Nov 18 2004
In a culture where giving birth is often believed to be the most joyful moment in life, many women instead feel tired, sad, anxious, distracted and depressed after the baby is born.
Three out of four women experience the "baby blues," a condition that can come and go within a week or two. Less common - but more serious - is postpartum depression, which can last six to nine months if untreated.
Diagnosing the Problem
Health care providers detect fewer than half of postpartum depression cases in new mothers, says Linda Chaudron, M.D., a psychiatrist at the University of Rochester. Some women may feel ashamed or embarrassed to discuss such feelings. Busy physicians may not ask about or pick up signs of depression. Postpartum depression may have negative effects on a baby's development.
Prevention and Treatment
A recent systematic review of 15 randomized controlled trials, which included 7,697 women, concluded that psychosocial and psychological interventions provided no clear benefit in preventing postpartum depression. Only one study of women visited by public health nurses or midwives demonstrated any reduced risk of postpartum depression. Prevention of the condition has proved elusive, so early detection, diagnosis and treatment are essential. Effective treatments include psycho-therapy and antidepressant drugs.
Postnatal depression is treatable using antidepressants and psychotherapy, but more effective screening and additional research assessing treatment and prevention methods are essential.
Women with postpartum depression often display more anxiety than women with other types of depression, take longer to respond to medication and require more than one antidepressant.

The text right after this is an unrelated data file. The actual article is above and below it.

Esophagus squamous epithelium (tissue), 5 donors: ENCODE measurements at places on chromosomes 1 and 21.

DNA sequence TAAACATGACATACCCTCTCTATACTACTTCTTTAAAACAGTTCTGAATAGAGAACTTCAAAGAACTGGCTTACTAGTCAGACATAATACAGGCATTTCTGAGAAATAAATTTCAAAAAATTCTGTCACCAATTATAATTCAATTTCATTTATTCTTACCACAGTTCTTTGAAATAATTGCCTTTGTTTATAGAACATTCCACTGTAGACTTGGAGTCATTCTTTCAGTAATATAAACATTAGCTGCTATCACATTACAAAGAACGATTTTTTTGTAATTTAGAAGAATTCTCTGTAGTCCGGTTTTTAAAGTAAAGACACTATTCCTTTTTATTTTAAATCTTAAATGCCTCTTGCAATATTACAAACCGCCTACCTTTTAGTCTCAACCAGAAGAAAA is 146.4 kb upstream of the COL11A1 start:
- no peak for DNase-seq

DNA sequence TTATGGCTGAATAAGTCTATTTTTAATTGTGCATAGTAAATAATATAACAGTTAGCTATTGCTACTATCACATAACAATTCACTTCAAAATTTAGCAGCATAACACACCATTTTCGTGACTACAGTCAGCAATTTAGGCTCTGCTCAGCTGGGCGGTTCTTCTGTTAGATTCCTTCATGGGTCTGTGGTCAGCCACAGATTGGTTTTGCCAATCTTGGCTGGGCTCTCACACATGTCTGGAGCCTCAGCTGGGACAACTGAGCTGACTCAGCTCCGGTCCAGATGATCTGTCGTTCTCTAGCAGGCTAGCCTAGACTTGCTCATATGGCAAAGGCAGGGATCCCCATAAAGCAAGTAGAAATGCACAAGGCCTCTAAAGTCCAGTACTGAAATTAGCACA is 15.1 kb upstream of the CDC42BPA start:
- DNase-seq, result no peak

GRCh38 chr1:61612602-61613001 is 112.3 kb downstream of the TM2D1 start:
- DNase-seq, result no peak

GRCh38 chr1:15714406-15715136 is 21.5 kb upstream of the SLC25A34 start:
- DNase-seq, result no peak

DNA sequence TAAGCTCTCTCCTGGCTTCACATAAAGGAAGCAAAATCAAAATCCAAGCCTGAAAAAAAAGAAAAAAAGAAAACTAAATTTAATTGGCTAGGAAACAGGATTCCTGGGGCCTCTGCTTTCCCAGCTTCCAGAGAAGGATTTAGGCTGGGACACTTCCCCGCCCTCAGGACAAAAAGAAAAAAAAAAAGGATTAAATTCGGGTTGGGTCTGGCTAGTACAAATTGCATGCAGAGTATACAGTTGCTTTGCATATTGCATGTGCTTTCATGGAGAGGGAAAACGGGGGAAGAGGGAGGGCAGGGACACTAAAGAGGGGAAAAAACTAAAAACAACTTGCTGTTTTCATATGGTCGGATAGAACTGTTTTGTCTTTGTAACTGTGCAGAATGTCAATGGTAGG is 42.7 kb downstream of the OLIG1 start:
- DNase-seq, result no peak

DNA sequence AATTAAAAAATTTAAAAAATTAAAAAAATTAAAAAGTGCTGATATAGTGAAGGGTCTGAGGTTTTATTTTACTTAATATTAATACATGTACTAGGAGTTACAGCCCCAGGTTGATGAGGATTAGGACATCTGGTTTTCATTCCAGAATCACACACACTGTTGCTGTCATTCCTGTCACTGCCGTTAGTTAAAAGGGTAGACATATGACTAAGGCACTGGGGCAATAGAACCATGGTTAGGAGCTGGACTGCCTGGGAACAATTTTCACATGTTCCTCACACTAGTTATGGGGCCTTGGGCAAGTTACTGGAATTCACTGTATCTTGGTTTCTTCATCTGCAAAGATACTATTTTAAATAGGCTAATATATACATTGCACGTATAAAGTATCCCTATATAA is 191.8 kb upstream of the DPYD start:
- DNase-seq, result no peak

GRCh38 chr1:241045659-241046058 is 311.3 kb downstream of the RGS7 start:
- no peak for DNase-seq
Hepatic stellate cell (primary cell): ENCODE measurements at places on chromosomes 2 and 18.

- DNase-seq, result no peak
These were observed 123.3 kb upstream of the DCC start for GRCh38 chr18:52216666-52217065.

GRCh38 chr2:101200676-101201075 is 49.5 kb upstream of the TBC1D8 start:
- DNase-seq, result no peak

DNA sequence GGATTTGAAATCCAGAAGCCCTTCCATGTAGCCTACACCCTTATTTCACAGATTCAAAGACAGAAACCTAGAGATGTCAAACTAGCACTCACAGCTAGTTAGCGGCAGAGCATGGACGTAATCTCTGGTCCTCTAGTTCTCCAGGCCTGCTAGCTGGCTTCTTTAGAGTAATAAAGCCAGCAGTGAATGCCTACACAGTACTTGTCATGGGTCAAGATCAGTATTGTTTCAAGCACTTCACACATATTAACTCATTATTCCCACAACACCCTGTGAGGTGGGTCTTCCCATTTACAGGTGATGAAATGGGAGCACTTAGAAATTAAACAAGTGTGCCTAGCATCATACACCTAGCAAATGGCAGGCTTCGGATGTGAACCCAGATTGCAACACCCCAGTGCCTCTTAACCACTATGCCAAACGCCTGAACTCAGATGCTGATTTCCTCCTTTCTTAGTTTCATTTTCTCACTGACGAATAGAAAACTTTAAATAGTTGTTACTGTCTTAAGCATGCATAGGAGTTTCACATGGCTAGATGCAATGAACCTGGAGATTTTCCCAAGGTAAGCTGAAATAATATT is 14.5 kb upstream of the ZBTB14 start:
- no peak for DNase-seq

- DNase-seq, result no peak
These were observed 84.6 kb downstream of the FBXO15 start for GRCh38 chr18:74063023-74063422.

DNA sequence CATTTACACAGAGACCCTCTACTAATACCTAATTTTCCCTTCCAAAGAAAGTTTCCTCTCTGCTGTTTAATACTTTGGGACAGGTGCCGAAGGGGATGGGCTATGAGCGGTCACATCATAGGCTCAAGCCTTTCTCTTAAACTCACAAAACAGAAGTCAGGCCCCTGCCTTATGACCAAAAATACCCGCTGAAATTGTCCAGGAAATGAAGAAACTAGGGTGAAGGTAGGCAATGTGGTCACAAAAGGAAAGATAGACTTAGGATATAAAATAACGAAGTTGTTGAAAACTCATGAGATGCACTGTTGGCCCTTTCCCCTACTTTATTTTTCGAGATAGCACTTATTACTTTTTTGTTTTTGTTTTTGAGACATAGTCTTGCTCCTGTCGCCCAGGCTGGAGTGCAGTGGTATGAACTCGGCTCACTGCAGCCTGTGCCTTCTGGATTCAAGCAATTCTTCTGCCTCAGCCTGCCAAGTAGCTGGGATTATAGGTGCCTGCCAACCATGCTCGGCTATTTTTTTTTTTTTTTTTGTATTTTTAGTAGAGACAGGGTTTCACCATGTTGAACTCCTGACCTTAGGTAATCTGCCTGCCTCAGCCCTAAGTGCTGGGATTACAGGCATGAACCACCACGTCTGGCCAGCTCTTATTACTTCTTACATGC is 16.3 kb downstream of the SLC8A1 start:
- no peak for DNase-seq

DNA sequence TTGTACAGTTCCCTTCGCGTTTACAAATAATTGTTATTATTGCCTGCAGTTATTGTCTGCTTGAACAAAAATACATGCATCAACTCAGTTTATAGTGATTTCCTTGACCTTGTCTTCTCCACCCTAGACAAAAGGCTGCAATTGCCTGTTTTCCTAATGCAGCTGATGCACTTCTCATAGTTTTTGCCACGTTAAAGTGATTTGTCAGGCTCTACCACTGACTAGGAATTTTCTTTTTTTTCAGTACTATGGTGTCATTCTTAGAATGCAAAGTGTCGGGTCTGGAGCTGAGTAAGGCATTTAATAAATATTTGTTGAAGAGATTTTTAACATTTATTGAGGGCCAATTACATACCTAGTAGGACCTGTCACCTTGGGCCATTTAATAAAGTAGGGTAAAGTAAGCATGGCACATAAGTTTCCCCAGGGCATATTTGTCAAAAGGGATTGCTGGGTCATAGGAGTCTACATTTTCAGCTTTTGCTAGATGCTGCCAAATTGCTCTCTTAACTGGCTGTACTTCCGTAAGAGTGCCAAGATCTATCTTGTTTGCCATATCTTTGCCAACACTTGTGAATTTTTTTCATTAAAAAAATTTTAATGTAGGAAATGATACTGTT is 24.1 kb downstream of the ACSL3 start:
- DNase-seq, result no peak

Postpartum depression and its severity may vary depending on social or cultural settings. One study of 296 women in eight countries revealed varying postpartum depression rates six months after delivery, ranging from 2.1 percent to 31.6 percent.
Postpartum depression should not be confused with the more serious postpartum psychosis, occurring in less than 0.2 percent of mothers and characterized by hallucinations and delusions. Such women may be threats to themselves or to their babies, and require immediate hospitalization.
Interpersonal therapy, focusing on the patient's relationships with other people, appears effective in reducing postpartum depression. This and other types of psychotherapy may be appropriate for breastfeeding women concerned about taking antidepressant medications.
A trial testing several kinds of counseling or therapy against routine primary care found short-term benefits to mothers and children but no effects on children's cognitive development or on their emotional and behavioral problems at age 5.
Exposure to some antidepressant drugs in utero does not appear to adversely affect thinking, language development or the temperament of preschool and early-school children. In contrast, a mother's depression is associated
with reduced cognitive and language achievement by their children.
Whether nursing women should use antidepressant medications is open to debate. In women with severe postpartum depression, "the benefits of taking an antidepressant will probably outweigh the risks of infant psychotropic exposure." The ultimate decision on using medication should follow a discussion among the woman, her doctor and her husband/partner regarding potential risks and benefits.